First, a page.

Brilliance: Karen Gilbert

Brilliance: Karen Gilbert

Karen Gilbert, Collection

Karen Gilbert, Collection, 2010, sterling silver, silver, enamel, coral, Pyrex glass, stainless steel, 16 x 7 x 2 in. This neckpiece (and wallpiece) can be worn as a unit or as three separate objects. Photo: Karen Gilbert

Karen Gilbert worked her way through college making fashion jewelry for a designer. Her career began in earnest in 1994. Today, says Andrea DiNoto, her work “displays a highly refined mixed-media sensibility in which metal and glass create a striking, nearly symphonic interplay of light, form, and texture.”

How she describes her work: “My work explores ideas of beauty and comfort by merging materials of contrasting nature and challenging conceptions of form and function. Working with materials such as oxidized sterling silver, glass, precious stones, and textiles, the sculptural nature of my jewelry finds inspiration in the microcosm of our everyday world.”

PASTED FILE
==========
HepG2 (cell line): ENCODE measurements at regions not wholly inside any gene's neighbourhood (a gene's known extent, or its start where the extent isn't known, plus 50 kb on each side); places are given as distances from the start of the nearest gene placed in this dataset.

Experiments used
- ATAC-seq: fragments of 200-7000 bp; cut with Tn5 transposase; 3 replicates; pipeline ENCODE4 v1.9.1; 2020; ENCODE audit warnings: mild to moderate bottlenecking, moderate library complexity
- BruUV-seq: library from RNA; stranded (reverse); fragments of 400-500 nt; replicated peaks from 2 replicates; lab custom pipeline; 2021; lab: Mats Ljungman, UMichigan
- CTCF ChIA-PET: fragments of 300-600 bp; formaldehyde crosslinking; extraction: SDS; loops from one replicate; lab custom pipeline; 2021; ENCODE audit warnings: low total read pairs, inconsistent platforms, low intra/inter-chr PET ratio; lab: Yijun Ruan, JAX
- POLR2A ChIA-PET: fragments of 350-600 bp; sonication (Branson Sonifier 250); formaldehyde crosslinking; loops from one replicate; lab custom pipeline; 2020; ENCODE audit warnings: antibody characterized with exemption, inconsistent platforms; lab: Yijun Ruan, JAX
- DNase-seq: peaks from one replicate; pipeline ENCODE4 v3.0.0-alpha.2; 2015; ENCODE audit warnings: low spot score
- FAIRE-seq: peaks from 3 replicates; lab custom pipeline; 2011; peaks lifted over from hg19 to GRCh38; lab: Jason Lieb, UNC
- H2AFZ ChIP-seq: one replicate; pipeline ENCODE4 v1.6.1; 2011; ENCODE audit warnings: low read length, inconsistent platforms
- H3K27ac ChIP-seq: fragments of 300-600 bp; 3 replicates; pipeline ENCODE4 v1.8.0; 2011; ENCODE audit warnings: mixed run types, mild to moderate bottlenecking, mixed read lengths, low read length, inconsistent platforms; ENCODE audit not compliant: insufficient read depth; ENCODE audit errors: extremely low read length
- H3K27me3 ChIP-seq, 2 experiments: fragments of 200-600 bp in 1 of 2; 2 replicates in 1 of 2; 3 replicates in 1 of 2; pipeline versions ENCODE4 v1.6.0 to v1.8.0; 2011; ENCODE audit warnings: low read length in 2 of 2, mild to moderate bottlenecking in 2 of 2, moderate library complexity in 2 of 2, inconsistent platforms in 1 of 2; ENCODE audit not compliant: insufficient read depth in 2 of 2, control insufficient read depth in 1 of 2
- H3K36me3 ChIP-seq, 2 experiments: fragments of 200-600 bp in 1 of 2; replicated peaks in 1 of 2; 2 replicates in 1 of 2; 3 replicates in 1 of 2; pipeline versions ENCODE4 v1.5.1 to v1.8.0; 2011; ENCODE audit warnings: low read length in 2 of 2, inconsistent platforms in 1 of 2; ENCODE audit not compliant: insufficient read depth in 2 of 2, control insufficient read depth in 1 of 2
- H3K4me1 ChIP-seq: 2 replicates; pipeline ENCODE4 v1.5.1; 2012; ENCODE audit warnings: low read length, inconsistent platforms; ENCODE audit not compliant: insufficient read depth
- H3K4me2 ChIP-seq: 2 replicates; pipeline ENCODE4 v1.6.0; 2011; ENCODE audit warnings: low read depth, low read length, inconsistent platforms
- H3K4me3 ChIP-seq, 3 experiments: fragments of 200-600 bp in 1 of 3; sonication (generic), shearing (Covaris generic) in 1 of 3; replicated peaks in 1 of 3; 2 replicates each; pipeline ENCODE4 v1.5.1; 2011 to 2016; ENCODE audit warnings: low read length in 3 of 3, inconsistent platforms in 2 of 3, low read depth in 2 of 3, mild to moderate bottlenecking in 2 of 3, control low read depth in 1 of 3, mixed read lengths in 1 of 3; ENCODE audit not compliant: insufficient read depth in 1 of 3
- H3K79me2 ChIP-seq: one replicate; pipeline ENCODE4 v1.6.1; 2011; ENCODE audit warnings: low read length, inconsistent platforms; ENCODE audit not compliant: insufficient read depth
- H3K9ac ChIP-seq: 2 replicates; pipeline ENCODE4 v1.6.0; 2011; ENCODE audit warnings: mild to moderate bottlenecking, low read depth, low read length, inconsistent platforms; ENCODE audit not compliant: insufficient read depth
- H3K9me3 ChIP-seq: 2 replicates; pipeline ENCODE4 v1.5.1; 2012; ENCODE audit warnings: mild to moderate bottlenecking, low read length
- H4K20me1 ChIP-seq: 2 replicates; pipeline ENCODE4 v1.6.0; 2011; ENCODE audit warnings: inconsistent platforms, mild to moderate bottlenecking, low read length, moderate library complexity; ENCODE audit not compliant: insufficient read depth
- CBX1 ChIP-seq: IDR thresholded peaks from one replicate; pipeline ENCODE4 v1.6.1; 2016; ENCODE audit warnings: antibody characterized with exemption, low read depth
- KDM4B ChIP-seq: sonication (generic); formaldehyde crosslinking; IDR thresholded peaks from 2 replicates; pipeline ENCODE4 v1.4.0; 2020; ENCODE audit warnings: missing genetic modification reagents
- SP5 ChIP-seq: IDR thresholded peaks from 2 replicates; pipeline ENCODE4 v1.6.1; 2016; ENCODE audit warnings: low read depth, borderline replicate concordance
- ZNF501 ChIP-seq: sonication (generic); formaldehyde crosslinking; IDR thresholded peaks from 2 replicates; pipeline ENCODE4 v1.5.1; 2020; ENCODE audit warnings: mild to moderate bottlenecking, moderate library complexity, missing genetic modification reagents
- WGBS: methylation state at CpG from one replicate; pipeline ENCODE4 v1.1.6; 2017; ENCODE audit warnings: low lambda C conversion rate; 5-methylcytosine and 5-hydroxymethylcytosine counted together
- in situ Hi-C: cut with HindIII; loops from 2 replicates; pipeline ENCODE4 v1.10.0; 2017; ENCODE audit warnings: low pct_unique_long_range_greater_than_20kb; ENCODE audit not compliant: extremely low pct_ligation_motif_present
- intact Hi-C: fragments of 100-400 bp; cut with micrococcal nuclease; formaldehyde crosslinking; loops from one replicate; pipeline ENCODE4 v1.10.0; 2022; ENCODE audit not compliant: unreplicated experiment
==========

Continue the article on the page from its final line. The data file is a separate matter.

Her biggest artistic influences: “I find inspiration in the work of Louise Bourgeois, Martin Puryear, and Tara Donovan. While there are many others, it is these artists I always go back to.”

What makes her work unique: “My approach to material I try to keep uniquely my own. I mostly create while unaware of the end result, and I react to what I have created in a fluid, back-and-forth process of awareness and instinct.”

Why she makes jewelry: “Instinct, love, necessity, and an uncontrollable current.”

Her biggest reward: “I almost feel as though I am creating life, a certain amount of magic that is worthy of existence.”

Read the rest of the profiles of jewelry artists in this issue.